Thursday, November 23, 2017

Change Or Die

Change, or die: that’s the stark choice most protagonists face in literature, whether they recognize it or not.  Change is constant, and stasis is only an illusion.  What is true of people is also true of civilizations.  Cultures evolve, or they follow the lead of Ozymandias.

Neal Stephenson’s epic and characteristically brilliant 2015 novel Seveneves dramatizes that imperative in stark terms.  The moon has been destroyed, and the resulting rain of meteors purges Earth of life.  Humans manage to escape into orbit, but through mishap and sabotage ultimately only seven people, the titular seven Eves, survive of today’s billions.  They are forced to decide on the trajectory of their new future, until thousands of years later their three billion descendants are able to return to Earth.

This is destruction as reinvention.  It calls to mind Cory Doctorow’s insight that what distinguishes a dystopia isn’t a disaster, but the inability of a society to work together to recover.  In Seveneves, the disaster first enables and then forces changes that leaders would have resisted otherwise.

In Star Trek’s optimistic vision of the future, the Eugenics Wars lead to a world in which advances to society and technology are mutually reinforcing, from the interplanetary peace maintained by the Federation to the material abundance provided by replicators, which reduces the likelihood of scarcity-driven conflict.  Yet the Eugenics Wars, although consigned to backstory, are a reminder that even positive change is rarely adopted casually and often comes at a price.  Fiction that is set during times of transition often ends up exploring the dynamics of change itself.  Dan Simmons’ Hyperion Cantos showcases a civilization caught between the past and future, with an ancient theological tradition grappling with a newfound ability to extend life, and the “Ousters” modifying their genetic heritage to adapt to the extreme frontiers of space.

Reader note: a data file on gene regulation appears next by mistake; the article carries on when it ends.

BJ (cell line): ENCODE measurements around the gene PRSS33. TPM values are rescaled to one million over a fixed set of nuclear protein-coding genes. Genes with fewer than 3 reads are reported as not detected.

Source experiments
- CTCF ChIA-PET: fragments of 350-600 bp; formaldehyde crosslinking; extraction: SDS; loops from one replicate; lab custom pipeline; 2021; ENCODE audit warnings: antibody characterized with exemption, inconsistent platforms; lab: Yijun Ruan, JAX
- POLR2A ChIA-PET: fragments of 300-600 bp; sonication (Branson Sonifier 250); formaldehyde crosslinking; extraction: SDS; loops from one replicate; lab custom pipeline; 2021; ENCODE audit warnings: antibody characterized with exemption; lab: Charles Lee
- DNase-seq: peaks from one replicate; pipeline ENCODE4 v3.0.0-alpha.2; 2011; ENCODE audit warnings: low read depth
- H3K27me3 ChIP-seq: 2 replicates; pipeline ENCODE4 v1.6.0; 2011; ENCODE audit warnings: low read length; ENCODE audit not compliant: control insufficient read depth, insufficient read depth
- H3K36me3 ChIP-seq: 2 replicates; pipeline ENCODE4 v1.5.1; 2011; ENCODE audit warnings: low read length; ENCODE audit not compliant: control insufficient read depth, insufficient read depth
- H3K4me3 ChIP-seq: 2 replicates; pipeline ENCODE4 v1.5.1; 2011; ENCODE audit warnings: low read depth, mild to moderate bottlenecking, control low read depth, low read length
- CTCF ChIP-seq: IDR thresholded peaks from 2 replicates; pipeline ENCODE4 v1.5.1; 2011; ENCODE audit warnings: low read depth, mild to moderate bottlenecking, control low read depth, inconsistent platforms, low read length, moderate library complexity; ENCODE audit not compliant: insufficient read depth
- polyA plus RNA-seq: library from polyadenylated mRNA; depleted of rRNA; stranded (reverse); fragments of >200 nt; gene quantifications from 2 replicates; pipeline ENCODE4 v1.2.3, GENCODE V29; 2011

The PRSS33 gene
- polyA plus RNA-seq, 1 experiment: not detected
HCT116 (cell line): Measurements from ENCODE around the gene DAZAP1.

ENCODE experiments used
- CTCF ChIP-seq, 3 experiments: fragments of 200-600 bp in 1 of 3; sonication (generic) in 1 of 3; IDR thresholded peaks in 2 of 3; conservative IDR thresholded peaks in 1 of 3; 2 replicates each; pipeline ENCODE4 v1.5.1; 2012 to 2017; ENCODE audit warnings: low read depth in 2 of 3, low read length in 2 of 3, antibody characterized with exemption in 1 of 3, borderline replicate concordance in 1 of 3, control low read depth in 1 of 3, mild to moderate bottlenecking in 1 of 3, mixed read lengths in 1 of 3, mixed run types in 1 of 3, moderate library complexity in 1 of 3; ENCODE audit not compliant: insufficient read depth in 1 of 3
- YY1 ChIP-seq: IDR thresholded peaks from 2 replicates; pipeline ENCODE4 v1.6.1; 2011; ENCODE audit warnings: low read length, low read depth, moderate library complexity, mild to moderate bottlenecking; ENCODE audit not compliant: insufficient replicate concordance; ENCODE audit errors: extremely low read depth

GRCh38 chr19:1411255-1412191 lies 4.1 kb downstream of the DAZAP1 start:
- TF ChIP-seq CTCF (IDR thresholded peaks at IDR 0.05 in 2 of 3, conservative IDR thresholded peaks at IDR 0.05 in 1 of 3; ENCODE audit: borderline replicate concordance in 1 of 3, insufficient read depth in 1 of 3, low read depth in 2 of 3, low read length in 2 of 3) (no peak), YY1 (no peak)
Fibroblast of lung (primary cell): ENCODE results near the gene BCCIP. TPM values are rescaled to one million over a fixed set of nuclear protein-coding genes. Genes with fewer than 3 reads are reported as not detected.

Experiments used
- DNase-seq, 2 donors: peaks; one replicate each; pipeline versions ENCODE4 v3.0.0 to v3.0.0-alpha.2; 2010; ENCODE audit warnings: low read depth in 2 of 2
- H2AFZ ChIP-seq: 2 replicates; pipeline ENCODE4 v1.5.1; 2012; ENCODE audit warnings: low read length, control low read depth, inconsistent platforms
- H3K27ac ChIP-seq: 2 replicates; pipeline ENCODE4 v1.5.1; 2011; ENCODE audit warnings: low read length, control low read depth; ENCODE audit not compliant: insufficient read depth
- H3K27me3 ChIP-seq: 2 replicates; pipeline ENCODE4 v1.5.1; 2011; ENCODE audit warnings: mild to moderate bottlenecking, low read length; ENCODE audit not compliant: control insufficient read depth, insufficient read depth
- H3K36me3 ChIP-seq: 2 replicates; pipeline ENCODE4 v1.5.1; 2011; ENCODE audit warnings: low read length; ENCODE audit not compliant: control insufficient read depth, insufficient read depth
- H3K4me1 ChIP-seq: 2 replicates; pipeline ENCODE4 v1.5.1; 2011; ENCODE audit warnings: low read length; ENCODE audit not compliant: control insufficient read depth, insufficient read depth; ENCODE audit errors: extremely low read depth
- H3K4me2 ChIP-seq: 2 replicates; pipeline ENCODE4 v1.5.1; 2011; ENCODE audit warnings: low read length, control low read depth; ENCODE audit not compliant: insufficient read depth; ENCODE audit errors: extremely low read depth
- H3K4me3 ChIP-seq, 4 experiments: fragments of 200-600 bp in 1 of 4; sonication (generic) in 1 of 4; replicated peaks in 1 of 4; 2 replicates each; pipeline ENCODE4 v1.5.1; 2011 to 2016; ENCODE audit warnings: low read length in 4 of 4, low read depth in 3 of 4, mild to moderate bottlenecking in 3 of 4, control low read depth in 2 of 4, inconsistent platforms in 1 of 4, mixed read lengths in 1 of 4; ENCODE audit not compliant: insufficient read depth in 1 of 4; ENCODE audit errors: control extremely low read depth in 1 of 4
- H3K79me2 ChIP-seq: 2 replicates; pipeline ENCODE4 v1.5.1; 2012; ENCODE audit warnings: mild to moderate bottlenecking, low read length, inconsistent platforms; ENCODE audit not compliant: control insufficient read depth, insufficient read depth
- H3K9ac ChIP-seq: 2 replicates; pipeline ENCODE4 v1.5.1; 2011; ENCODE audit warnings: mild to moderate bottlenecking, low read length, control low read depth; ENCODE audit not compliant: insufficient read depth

Humans adapt both physically and socially when forced to do so by their environments, and Seveneves presents one of the most difficult environmental challenges imaginable.  The hard choices confronting the book’s protagonists are more urgent variations of the dilemmas all communities face.  Jared Diamond’s nonfiction book Guns, Germs, and Steel explores how geographic conditions shape societies, many of which would have been forced to make similar choices and follow similar trajectories had their roles been reversed: “the striking differences between the long-term histories of peoples of the different continents have been due not to innate differences in the peoples themselves but to differences in their environments.”

For example, Diamond writes, large and stratified societies developed in places like the Fertile Crescent where people had access to a variety of plant and animal species, including large mammals that could be domesticated, which in turn enabled food surpluses and food storage.  These societies subsequently were able to invest in new technologies, like ocean faring ships.  Small bands of Spaniards were able to conquer the Aztec and Inca empires after arriving in America on such ships due in small part to their guns and in large part to the Eurasian horses they rode, which the native Americans had never seen.

Why Nations Fail, by Daron Acemoglu and James A. Robinson, reverses the question (and challenges Diamond) by asking why societies with shared geographies and cultures can end up with such different results—e.g., the town of Nogales on the U.S. side of the border versus Nogales on the Mexican side, or North versus South Korea, or East versus West Germany before the fall of the Berlin Wall.  The book concludes that small choices, specifically those to support or reject inclusive political and economic institutions, can have multiplying effects which trump geography and lead to prosperity or ruin.  “The ability of economic institutions to harness the potential of inclusive markets, encourage technological innovation, invest in people, and mobilize the talents and skills of a large number of individuals is critical for economic growth,” Acemoglu and Robinson assert.  They go on to explain, however, that powerful groups often resist making their institutions more inclusive, such as by distributing and constraining the arbitrary use of political power, because they’re afraid to lose their privileges.